DAVIES: Yeah. I think of all the different cultures I discuss in the book, Latinos, Indian-Asians, blacks and Jewish, there is a definitely difference as to whether or not they would even consider pursuing women if they're unemployed, particular, Asians and Indians. It's just not something they would do. There's actually a section in my book that's called - an Asian section that's called, You Are What You Do. So, therefore, if you don't have a job, there's really no way to approach people.

And I remember having this conversation with a good friend of mine that's really intelligent and he said - and I said, you know, you should be a entrepreneur. And he says, oh yeah, like, anyone's going to date an unemployed bald Indian guy. So, I mean that's sort of the mentality that they have. They just really wouldn't even approach a woman if they didn't have a job.

MARTIN: OK. I'm scared, but I'm - we're kind of skating to the line of stereotype. We're skating to the line of stereotype, but we're going to sort of push through it. And, OK, I feel - Danielle is African-American - we're a diverse group here. Danielle is African-American. Ana Marie is - she's married, so she and I are both...

MARIE COX: Yeah, I'm staying out of this discussion.

MARTIN: We're both - we're out of the dating pool and happy to be out, but...

BELTON: You lucky two.

MARIE COX: I know.

MARTIN: So, what about - what did you find with Latino men and African-American men?

DAVIES: Well, I mean, with, you know, with the sisters, I mean, they're really not going to put up with the brother that's unemployed. So, I mean maybe they need to start considering dating white women or something because I think that that's going to be a really tough sell. So, you know, true for Asian women, too. I mean there's just certain cultures where the women are not going to sort of put up with joblessness, where I think, you know, people that are part of the general American culture, white people...

MARTIN: You mean white. You mean white - is what you meant.

DAVIES: Yeah, white people. Yeah. White people are more, I think, a little bit more forgiving because of exactly what Danielle said about how everybody's unemployed, you know.

MARTIN: Well, you know, but I have to tell you, the unemployment - we've discussed this so many times, unemployment among African-American men, African- Americans in general is so much more severe than among the general population.

BELTON: Yeah, high for years.

MARTIN: And the unemployment rate among black men with college degrees is twice that of white men with college degrees, even though it's far less than the general population, it's, you know, something like 8 percent as opposed to 4 percent of white men with college degrees. So it would seem to me the opposite - that there would be much more tolerance and understanding among African- Americans about the fact that...

DAVIES: I think that they're tired, you know. I mean I think it's a thing that they have to deal with all the time and they're frustrated and so their tolerance is lower because they have to deal with it so much.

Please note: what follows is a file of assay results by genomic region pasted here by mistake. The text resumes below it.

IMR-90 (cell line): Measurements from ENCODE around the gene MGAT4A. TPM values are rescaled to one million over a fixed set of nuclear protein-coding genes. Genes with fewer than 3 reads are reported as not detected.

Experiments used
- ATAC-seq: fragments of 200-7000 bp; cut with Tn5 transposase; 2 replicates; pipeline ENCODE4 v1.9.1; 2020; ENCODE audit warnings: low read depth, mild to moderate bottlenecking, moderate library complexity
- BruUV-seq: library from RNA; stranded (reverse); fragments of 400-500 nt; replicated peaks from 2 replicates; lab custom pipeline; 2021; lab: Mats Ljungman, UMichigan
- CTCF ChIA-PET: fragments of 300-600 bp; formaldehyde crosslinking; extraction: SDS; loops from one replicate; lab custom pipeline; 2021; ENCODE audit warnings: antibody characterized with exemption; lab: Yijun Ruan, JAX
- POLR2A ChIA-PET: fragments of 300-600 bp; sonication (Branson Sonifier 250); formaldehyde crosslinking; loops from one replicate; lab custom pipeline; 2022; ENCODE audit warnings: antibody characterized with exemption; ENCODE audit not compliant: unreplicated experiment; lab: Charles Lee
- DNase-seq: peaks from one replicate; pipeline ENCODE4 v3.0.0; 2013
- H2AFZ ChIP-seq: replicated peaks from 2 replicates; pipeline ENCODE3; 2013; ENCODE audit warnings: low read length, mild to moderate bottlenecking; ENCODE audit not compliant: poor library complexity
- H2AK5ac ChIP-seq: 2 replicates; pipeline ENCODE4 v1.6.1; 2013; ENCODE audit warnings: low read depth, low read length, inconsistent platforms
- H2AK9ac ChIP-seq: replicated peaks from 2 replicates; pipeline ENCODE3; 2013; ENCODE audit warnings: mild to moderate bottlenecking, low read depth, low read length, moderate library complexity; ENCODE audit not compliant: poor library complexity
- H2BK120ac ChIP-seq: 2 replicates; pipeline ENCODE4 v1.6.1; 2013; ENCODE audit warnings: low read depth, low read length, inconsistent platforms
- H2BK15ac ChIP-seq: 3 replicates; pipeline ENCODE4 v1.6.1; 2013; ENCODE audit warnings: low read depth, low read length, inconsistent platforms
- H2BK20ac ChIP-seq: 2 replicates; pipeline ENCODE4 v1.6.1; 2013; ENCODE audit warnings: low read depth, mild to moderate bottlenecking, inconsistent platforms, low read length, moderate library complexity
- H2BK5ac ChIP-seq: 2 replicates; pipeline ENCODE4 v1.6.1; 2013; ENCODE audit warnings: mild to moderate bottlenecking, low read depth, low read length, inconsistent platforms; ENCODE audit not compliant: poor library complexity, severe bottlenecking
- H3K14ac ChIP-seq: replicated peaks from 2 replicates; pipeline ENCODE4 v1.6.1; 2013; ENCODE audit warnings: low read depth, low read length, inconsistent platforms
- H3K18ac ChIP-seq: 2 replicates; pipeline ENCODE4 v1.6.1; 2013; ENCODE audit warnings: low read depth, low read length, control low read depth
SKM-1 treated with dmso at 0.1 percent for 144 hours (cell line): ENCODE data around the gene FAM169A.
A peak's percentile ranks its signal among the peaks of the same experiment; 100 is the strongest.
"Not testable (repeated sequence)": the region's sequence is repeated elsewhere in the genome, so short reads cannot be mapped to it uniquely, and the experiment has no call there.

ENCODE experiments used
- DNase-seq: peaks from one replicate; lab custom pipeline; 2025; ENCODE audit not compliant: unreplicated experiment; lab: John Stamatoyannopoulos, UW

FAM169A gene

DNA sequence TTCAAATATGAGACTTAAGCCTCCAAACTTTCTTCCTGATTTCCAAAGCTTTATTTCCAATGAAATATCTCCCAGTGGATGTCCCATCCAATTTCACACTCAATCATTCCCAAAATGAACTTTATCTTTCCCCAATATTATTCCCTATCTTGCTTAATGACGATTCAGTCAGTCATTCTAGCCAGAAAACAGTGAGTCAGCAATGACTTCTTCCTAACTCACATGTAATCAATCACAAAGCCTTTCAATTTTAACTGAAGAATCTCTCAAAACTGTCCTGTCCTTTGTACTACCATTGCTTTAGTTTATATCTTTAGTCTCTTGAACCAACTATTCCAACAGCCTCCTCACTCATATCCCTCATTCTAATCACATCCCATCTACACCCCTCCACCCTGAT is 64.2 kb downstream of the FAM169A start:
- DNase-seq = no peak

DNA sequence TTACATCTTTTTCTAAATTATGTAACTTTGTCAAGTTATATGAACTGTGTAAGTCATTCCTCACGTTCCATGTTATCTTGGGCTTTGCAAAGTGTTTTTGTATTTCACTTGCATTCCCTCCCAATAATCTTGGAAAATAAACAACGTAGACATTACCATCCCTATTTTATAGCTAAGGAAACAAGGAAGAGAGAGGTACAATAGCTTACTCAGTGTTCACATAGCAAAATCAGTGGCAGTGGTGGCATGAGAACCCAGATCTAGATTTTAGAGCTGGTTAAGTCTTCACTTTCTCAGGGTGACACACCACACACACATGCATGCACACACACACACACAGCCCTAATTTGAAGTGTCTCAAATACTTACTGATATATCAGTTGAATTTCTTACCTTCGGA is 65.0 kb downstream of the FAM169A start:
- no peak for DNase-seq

MARIE COX: I wanted to - I know a place that's called probably has very high survey standards, a very scientific approach to what they were doing.

MARTIN: I'm sure they don't.

MARIE COX: But I just actually was wondering about the survey. Two things: One, what is - how did they define date? Because I think that's actually pretty important to the discussion. There's lots of different levels of dating and lots of different things that would be acceptable. I mean, there's taking someone home to meet the parents, which is pretty serious.

MARTIN: That's very serious.

MARIE COX: And then there's, you know, handsome guy at a bar. You know, if I have to buy him a couple drinks maybe that's OK. And then, also, I wanted to say that I think one way to look at the survey is that maybe women both are being realistic about, you know, who's out there and what the employment rate is. And also saying, you know, maybe I don't need a guy to have a job. Maybe, like, I'm confident enough in my own future or confident enough that, you know, that I can exist on my own.

That I don't need to have a breadwinner be my partner, which I think is maybe just a different way to kind of view the survey results, not just insofar as, like, are we lowering our standards or are we, you know, or what does it say about the men? But what does it say about the women that are willing to do this? It might actually be a positive thing in some ways.

MARTIN: Hmm. So, J.C., final thought from you on this question. Do you feel that there's a broader cultural shift at work here or do you think it's kind of - because you started working on this book before the recession really took hold. Well, you say that you're a veteran of 20 years of interracial dating across all these ethnic groups. I'm just wondering if you think a broader cultural shift has taken hold, where it's not as big of a deal as it used to be.

DAVIES: Yeah. I mean, I think that's happening in general. You see that a lot of these cultures that are very strong, like, for example, like, Indians - there's not a lot of, you know, there hasn't been sort of a lot of interracial dating. There hasn't been a lot of sort of, like, Americanizing or whatever and so it's a little bit more difficult for them to be accepting of these kinds of things. But the more sort of Americanized people get and the more that they get into the culture, I think the less likely they're tied to these.